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Mainstream, VOL LVI No 38 New Delhi September 8, 2018

Army Officers soliciting Judicial Protection during Operations in Good Faith

Sunday 9 September 2018

by Gautam Sen

In an unprecedented move, over 300 Indian Army officers have approached the Supreme Court of India on August 14 this year with a writ petition, posing a question on whether a soldier‘s discretion under operational conditions can be put under legal scrutiny. The move is in the backdrop of the investigation instituted by the Central Bureau of Investigation (CBI), at the behest of the highest judiciary, against some Army and State Police functionaries in certain cases emanating from alleged human rights violations based on prima facie evidence.

The Army officers have made a submission to the Supreme Court for issuing a writ of mandamus or any appropriate writ laying down specific guidelines to protect the bonafide action of soldiers under the Armed Forces Special Powers Act (AFSPA) so that no soldier is harassed by initiation of criminal proceedings for actions undertaken in good faith in exercise of their duties, as mandated by the Union of India, in protection of the sovereignty, integrity and dignity of the country.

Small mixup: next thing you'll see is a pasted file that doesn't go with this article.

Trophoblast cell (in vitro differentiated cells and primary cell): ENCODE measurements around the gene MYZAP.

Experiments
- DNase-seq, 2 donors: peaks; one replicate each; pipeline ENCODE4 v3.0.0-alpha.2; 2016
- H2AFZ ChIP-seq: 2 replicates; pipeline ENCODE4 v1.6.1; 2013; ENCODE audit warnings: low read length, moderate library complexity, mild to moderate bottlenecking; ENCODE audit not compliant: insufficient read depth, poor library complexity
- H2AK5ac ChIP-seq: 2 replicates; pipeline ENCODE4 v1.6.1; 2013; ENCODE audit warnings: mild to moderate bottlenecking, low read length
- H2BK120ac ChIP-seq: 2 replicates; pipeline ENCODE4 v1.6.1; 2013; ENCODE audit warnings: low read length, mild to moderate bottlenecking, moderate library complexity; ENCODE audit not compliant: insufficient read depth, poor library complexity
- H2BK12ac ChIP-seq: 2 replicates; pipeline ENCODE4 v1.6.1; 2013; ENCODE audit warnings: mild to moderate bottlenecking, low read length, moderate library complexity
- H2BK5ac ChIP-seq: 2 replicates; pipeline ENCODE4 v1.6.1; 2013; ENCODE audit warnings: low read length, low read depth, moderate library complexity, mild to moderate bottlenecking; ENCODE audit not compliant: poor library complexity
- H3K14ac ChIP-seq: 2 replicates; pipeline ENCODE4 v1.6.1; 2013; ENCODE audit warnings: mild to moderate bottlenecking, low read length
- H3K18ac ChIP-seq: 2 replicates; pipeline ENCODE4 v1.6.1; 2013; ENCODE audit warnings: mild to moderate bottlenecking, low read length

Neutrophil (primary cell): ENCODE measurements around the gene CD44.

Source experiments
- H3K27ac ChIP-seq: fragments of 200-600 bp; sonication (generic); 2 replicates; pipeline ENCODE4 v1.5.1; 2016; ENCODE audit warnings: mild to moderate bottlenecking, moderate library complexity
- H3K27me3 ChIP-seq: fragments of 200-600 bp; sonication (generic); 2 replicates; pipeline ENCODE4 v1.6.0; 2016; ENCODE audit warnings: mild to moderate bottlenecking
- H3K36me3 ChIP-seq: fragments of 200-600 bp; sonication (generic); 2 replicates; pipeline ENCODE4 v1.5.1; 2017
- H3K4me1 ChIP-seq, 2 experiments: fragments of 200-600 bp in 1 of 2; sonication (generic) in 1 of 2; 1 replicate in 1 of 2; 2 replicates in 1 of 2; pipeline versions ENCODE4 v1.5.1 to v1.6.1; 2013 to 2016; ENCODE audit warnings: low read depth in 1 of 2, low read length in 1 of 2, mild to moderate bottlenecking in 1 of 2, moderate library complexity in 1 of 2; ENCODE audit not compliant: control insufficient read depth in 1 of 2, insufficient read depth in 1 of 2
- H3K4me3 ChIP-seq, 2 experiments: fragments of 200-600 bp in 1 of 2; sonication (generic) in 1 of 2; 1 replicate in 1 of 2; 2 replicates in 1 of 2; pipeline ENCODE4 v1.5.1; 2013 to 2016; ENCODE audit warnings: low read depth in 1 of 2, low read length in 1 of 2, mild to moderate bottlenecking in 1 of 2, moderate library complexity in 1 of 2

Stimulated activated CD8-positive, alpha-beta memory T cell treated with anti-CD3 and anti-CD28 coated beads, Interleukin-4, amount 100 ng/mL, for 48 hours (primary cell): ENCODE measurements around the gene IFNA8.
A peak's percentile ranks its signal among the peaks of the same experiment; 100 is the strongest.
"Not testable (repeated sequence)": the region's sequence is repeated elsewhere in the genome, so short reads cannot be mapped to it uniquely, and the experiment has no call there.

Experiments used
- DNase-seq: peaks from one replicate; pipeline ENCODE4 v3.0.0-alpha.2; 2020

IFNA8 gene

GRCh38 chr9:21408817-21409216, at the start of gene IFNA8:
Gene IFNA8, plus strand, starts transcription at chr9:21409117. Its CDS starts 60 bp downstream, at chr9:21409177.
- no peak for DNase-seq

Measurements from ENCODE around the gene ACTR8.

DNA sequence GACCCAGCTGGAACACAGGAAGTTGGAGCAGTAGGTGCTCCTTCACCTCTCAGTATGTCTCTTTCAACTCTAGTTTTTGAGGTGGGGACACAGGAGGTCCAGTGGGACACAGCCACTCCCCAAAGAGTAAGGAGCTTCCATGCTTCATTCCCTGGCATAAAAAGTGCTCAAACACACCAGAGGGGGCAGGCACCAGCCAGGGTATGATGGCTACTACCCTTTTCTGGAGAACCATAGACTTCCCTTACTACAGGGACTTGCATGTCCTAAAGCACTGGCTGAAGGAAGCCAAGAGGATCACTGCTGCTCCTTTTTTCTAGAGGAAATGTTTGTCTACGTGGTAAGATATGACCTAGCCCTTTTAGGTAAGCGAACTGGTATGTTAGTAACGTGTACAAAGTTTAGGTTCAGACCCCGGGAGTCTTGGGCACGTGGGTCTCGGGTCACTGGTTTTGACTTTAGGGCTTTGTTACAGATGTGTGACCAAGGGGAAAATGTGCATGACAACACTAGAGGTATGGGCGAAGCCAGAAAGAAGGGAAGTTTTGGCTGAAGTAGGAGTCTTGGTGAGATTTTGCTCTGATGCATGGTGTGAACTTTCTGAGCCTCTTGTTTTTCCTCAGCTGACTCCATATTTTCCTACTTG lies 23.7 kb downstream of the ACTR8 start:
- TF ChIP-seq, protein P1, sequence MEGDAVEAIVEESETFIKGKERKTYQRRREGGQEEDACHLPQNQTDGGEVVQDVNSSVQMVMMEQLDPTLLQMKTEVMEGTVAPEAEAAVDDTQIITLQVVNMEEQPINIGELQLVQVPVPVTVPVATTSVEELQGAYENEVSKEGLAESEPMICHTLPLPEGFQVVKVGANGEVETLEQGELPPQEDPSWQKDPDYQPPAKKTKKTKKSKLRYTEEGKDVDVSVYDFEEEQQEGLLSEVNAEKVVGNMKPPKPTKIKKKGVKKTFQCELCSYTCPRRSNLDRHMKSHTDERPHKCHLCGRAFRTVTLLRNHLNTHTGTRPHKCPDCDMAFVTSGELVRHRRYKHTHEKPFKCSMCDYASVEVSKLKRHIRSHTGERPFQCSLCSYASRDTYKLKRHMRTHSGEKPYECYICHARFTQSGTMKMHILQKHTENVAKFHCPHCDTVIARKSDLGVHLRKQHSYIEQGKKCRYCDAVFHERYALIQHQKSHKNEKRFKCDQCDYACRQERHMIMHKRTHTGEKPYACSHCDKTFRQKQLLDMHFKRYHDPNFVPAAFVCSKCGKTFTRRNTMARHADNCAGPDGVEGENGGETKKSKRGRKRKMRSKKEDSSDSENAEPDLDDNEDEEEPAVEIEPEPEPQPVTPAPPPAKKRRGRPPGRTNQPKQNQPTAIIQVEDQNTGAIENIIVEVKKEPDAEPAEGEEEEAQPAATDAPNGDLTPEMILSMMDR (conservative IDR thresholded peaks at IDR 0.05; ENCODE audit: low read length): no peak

The plea of the officers has neither been approved nor opposed by their higher Service echelons. It is therefore apparent that the petition of the officers has tacit support of their Service Headquarters. It is, however, not clear whether the Ministry of Defence was consulted by the Service Headquarters before they adopted their benign and virtually supportive posture towards the litigant officers. The Army officers’ move, though in their personal capacity, is against the Union of India, the entity they serve under and questions the directives, Acts and Rules promulgated by the latter, and under which they have certain legal and administrative commitments and norms to observe.

A view could be taken to the effect that the litigant Army officers desire to function in a totally unfettered operational condition, beyond any parameter legally specified by the highest judiciary even under other-than-emergency conditions. The judicial challenge to the Union Government‘s authority is setting a dangerous precedent, undermining democratic governance and virtually the Constitution and permitting an erosion of its authority by those whose duty is to uphold it. Acts of the judiciary have also been challenged by virtue of the question raised on the CBI investigation ordered by the Supreme Court in certain cases of public outcry and where prima facie evidence seems to exist of high-handed action beyond the mandate and essence of the AFSPA.